TE141K: Artistic Text Benchmark for Text Effect Transfer

Shuai Yang     Wenjing Wang     Jiaying Liu

IEEE Transactions on Pattern Analysis and Machine Intelligence (TPAMI), 2020.

Figure 1. Representative text effects in TE141K. Text styles are grouped into three subsets based on the glyph type, including TE141K-E (English alphabet subset, 67 styles), TE141K-C (Chinese character subset, 65 styles), and TE141K-S (Symbol and other language subset, 20 styles).


Text effects are combinations of visual elements such as outlines, colors and textures of text, which can dramatically improve its artistry. Although text effects are extensively utilized in the design industry, they are usually created by human experts due to their extreme complexity, which is laborious and not practical for normal users. In recent years, some efforts have been made for automatic text effects transfer, however, the lack of data limits the capability of transfer models. To address this problem, we introduce a new text effects dataset, TE141K, with 141,081 text effects/glyph pairs in total. Our dataset consists of 152 professionally designed text effects, rendered on glyphs including English letters, Chinese characters, Arabic numerals, etc. To the best of our knowledge, this is the largest dataset for text effects transfer as far. Based on this dataset, we propose a baseline approach named Text Effects Transfer GAN (TET-GAN), which supports the transfer of all 152 styles in one model and can efficiently extend to new styles. Finally, we conduct a comprehensive comparison where 14 style transfer models are benchmarked. Experimental results demonstrate the superiority of TET-GAN both qualitatively and quantitatively, and indicate that our dataset is effective and challenging.


Table 1. A summary of TE141K. Based on glyph types, TE141K can be split into three subsets, where styles are different in different subsets.

Figure 2. Statistics of TE141K. (a) Visualized text effects distribution in TE141K by t-SNE [1] based on their VGG [2] features. Perceptually similar text effects are placed closely to each other. The evenly dispersed distribution indicates the data diversity and richness of our dataset. (b) Distribution of different background, foreground, stroke, and stereo effects subclasses of our dataset. Representative images are shown at the top. The first row: schematics where red is used to represent specific text effects subclasses. The second row: representative samples from TE141K.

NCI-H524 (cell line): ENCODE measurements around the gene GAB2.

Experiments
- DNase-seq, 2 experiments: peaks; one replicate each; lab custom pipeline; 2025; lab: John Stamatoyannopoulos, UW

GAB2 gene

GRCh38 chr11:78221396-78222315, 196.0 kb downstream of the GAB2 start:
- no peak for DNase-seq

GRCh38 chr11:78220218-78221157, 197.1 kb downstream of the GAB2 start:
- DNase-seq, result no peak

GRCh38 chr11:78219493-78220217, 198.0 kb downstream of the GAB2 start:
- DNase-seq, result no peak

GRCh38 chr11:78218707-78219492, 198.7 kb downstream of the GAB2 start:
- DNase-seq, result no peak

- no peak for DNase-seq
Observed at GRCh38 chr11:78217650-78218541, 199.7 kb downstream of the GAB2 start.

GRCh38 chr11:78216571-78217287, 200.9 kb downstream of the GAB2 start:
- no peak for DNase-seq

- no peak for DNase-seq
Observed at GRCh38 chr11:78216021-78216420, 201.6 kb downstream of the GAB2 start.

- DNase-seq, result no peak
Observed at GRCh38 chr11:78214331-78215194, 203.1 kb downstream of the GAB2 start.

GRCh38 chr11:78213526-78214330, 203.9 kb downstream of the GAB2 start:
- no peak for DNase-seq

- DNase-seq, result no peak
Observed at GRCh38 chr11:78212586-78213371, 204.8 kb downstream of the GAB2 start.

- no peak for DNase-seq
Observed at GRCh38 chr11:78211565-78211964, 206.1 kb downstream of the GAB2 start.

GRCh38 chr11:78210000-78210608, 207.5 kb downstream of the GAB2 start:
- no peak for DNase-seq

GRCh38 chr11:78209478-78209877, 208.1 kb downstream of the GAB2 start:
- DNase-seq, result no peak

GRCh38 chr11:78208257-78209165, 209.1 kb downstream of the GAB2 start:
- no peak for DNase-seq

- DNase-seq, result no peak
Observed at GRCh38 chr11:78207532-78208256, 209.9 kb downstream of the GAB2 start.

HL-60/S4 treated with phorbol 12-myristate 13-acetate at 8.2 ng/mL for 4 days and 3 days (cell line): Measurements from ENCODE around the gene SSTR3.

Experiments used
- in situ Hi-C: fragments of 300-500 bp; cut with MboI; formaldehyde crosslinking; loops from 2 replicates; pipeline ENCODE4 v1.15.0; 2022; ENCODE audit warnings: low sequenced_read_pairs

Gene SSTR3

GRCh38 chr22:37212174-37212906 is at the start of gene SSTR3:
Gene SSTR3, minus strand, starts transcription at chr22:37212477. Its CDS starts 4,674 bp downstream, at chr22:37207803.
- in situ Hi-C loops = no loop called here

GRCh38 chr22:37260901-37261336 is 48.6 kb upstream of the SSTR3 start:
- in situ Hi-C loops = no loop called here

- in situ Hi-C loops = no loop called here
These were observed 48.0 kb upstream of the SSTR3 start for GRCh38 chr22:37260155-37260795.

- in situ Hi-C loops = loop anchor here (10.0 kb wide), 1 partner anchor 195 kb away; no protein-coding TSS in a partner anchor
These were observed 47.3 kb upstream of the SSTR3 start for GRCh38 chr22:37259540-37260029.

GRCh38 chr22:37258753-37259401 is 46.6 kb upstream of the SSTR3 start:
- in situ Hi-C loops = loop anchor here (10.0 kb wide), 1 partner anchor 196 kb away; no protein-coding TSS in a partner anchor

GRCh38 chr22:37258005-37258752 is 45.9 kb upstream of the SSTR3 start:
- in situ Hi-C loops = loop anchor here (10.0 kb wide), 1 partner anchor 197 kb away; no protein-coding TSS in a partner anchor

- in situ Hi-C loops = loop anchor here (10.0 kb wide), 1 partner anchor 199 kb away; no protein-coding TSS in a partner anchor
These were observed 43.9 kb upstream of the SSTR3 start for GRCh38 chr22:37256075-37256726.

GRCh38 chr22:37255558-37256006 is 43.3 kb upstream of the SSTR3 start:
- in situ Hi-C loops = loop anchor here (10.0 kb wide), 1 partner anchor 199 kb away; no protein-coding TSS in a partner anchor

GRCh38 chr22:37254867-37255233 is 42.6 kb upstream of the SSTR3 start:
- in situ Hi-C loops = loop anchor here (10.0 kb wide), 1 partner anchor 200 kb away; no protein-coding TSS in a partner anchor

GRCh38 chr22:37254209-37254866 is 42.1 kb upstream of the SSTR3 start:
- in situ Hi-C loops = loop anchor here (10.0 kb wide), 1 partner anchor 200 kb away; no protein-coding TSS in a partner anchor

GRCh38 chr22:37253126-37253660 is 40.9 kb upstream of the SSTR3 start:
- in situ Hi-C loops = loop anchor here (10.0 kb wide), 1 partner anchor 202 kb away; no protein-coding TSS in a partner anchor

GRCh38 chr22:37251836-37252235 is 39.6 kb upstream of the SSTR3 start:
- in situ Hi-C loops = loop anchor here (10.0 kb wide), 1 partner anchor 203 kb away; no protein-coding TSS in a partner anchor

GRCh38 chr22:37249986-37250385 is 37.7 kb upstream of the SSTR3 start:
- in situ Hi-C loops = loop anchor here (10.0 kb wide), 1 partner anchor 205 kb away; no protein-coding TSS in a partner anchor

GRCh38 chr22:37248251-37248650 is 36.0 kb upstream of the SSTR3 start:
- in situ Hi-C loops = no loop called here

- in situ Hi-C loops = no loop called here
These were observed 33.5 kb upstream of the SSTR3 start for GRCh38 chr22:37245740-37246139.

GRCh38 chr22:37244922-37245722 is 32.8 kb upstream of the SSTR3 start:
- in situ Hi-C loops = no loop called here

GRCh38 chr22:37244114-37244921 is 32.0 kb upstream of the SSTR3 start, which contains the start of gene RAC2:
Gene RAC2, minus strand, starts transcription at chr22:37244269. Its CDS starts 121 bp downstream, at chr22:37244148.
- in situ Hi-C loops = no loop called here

We also provide a list of links to the papers and corresponding codes of all benchmarked models, and a script for quantitative performance evaluation.


    author = {Shuai Yang and Wenjing Wang and Jiaying Liu},
    journal = {IEEE Transactions on Pattern Analysis and Machine Intelligence},
    title = {TE141K: Artistic Text Benchmark for Text Effect Transfer},
    year = {2020},

Selected Benchmarking Results

Figure 3. Comparison with state-of-the-art methods on general text effects transfer. (a) Input example text effects with the target text in the lower-left corner. (b) AdaIN [3]. (c) WCT [4]. (d) Doodles [5]. (e) T-Effect [6]. (f) Pix2pix [7]. (g) BicycleGAN [8]. (h) StarGAN [9]. (i) TET-GAN.

Table 2. Performance benchmarking on the task of general text effects transfer with PSNR, SSIM, Perceptual Loss, Style Loss, and the average score of user study. The best score in each column is marked in bold, and the second best score is underlined.


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[5] A. J. Champandard, “Semantic style transfer and turning two-bit doodles into fine artworks,” 2016, arXiv:1603.01768.

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